Kukla's Korner Hockey
from Mike G. Morreale of NHLcom via VancouverCanucks.com,
“Obviously when you’re away for that length of time you get concerned,” Vancouver General Manager Mike Gillis told NHL.com. “But the Olympic break does break up the trip, so it’s really two segments of a trip as opposed to one long month away from home. We’re making the best of a situation that’s really beyond our control, and we’re trying to manage it and be as competitive as we can.”...
“The Olympics are an extremely important event, and we could possibly have up to eight players participating from our team,” Gillis said. “It’s a huge event for British Columbia and Canada and we’re going to do our part to make sure it’s as positive and as well-managed as it’s going to be. It’s really up to us to manage it appropriately and get our players ready for it and that’s what we intend to do.”
from Brad Ziemer of the Vancouver Sun,
Six years ago, then Vancouver Canuck centre Brendan Morrison went to salary arbitration and had to listen while the team’s lawyer compared him to a mouse that was riding the back of an elephant (actually, two, named Markus Naslund and Todd Bertuzzi).
Yes, things can get nasty in arbitration, so current Canuck centre Kyle Wellwood can expect to hear all about his conditioning struggles and the lengthy 21-game goal drought he endured last season when he sits down at his own arbitration hearing with the Canucks Tuesday in Toronto.
It’s the nature of the process. Wellwood’s camp, led by agent Mike Liut, will accentuate the positives of his inaugural season in Vancouver, while the Canucks, with assistant general manager Laurence Gilman in charge, will point out some of the flaws in Wellwood’s game.
Gilman acknowledged the process is not one that either side particularly relishes.
from Paul Lukas of ESPN Page 2,
After weeks of diligent research in this highly controlled environment, Uni Watch is proud to present the eight ‘80s-est uniforms of the ‘80s: some good, some bad, but all representative of their era. And since the ‘80s were also the decade of MTV, Uni Watch has provided an appropriate 1980s music video to accompany each uni design.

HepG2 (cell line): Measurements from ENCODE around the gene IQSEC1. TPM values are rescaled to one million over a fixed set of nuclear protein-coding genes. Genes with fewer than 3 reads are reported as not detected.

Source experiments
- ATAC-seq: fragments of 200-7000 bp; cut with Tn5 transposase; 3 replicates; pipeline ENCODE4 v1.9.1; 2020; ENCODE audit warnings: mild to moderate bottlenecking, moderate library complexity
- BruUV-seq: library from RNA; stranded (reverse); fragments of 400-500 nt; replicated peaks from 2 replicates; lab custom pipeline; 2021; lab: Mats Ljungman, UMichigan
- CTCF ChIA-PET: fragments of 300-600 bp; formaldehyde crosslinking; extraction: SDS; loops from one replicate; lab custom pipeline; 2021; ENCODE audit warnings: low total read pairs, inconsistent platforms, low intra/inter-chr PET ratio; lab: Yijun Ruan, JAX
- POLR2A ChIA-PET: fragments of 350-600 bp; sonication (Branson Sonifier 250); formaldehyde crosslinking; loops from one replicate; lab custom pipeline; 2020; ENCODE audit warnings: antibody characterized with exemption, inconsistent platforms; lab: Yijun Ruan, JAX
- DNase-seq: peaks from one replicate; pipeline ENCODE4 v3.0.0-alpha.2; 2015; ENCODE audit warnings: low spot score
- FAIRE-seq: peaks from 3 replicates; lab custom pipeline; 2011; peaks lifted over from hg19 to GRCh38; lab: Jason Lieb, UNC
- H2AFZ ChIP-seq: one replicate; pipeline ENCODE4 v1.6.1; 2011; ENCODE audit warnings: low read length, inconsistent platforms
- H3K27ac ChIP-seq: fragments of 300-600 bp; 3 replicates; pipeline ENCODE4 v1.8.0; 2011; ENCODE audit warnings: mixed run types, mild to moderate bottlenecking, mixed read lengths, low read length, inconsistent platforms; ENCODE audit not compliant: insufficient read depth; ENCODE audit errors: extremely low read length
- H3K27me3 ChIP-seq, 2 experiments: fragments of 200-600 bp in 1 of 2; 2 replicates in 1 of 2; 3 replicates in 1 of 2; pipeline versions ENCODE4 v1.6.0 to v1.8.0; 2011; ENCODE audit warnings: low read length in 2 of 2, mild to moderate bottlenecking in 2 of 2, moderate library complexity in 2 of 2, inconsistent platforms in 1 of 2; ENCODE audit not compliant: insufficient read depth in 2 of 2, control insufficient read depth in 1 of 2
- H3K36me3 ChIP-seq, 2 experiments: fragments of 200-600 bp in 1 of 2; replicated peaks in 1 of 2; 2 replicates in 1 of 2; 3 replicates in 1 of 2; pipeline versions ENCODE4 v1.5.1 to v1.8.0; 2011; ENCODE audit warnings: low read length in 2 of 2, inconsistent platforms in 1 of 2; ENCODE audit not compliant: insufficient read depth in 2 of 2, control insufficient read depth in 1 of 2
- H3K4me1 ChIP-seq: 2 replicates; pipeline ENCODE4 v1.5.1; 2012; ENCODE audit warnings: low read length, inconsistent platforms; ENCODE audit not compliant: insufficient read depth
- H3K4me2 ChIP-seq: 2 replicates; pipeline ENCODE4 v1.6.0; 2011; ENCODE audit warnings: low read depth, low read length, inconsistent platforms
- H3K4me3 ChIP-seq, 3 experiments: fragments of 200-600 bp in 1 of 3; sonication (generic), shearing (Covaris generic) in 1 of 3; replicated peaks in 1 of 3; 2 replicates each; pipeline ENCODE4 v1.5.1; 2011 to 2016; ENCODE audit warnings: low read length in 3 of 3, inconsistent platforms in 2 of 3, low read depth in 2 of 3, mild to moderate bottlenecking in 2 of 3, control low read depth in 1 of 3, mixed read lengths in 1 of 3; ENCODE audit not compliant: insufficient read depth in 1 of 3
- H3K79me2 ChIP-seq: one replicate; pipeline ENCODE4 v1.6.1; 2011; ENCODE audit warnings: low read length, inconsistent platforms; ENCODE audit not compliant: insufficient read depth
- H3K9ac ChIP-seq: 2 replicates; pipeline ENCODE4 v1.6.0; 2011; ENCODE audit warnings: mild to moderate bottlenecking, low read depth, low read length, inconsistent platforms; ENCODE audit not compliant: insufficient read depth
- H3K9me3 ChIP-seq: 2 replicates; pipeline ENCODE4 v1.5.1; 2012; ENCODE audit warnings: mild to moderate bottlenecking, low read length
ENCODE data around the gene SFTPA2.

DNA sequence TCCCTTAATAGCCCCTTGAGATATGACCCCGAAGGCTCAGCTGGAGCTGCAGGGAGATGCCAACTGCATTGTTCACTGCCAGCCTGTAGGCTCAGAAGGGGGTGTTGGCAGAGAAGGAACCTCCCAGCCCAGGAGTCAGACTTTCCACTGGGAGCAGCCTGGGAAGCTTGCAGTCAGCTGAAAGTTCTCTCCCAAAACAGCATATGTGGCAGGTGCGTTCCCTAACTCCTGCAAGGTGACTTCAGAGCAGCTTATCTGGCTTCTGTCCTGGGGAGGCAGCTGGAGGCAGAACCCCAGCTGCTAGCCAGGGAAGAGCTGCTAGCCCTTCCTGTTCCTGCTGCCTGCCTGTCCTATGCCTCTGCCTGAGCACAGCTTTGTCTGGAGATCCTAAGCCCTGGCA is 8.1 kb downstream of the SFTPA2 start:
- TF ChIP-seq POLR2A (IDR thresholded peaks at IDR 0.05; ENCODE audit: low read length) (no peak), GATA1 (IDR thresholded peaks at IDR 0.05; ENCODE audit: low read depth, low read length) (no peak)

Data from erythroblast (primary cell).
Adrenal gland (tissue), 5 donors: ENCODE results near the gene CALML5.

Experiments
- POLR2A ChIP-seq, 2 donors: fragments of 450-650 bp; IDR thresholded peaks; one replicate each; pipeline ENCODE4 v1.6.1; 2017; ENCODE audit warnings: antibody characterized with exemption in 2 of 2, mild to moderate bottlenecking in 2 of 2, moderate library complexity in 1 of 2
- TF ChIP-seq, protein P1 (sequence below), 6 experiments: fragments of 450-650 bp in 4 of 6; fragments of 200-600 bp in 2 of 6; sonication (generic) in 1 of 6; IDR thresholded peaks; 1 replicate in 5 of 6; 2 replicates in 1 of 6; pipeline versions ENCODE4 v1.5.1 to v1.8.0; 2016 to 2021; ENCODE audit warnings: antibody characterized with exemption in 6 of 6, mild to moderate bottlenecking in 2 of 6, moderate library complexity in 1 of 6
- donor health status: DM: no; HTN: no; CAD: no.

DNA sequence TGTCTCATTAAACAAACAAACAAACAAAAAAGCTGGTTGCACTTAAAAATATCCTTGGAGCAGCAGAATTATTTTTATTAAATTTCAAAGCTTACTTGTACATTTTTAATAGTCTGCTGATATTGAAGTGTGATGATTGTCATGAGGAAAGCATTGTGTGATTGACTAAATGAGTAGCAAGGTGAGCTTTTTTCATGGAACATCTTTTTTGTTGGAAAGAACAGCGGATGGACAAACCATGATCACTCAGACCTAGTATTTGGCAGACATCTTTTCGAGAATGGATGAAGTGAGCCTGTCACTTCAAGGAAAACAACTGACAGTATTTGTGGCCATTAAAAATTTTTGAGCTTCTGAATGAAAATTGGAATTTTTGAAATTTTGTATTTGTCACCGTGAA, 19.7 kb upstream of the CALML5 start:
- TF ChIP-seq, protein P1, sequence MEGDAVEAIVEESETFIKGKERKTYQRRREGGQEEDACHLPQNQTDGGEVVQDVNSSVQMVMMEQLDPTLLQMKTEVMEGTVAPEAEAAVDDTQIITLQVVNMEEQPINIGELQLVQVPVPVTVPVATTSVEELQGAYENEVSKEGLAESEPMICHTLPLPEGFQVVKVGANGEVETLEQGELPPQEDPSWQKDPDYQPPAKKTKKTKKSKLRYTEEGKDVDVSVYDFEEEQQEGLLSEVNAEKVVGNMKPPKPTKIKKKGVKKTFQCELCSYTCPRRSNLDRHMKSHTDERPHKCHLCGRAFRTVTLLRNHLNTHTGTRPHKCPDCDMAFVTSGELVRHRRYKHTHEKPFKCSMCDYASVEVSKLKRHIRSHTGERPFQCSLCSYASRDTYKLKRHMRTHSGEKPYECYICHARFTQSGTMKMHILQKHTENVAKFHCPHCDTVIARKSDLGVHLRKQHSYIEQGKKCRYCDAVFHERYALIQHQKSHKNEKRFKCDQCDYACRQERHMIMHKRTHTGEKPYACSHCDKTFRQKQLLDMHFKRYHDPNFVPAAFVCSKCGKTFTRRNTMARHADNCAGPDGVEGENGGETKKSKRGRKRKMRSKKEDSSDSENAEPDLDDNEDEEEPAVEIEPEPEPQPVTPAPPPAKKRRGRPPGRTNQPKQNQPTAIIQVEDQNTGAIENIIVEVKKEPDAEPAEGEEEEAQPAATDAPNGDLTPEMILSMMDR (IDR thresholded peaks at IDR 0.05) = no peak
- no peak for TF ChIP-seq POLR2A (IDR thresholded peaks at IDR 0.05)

3. Philadelphia Flyers, 1982-83 and Hartford Whalers, 1982-83
Yes, Virginia, it’s true: For one very strange season, two NHL teams wore long pants. Officially known as Cooperalls, they looked sort of like snow pants. Hartford’s were striped; Philly’s were sometimes striped, sometimes not. Either way, they looked like crap and were banned by the league after two seasons.
7. Vancouver Canucks, 1978-85
Although officially unveiled in the late 1970s, this design really hit its stride in the ‘80s, as the Canucks reached their first Stanley Cup finals and could no longer be ignored by American hockey fans. Home or road, the overall effect was the same: It looked like the team was wearing orange safety vests.
more teams but these were the only NHL teams mentioned…
from Matthew Sekeres of the Globe and Mail,
Jordan Schroeder, the Vancouver Canucks’ first-round pick in last month’s draft, had to borrow money from his father to attend the NHL team’s prospect camp at the University of British Columbia this week.
Schroeder, who attends the University of Minnesota, is subject to the strict rules of the U.S. National Collegiate Athletic Association. To protect his amateur status, and to be eligible to play for the Golden Gophers later this year, Schroeder had to pay his own way and must take care of his own lodging while in Vancouver.
“I definitely wanted to come and show the organization that I’m interested,” said Schroeder, the 22nd pick in the draft who has yet to sign a professional contract. “I wanted to prove to them that I can come in and pay my dues, even if it costs a little bit.”
continued plus the Canucks are now offering voluntary workshops (workouts)...
from the CP via TSN,
Goaltender Cory Schneider will be given a chance to make the Vancouver Canucks this fall, which could result in recent signing Andrew Raycroft playing for the AHL Manitoba Moose, general manager Mike Gillis said Tuesday.
“He (Schneider) is going to come and compete to make this team,” Gillis said. “If he makes it, he stays. If he doesn’t, he’ll have to go and spend some more time in Manitoba.
“Our long-range plans are to keep him as a Vancouver Canuck and having him play here.”
from Tim Wharnsby of the Globe and Mail,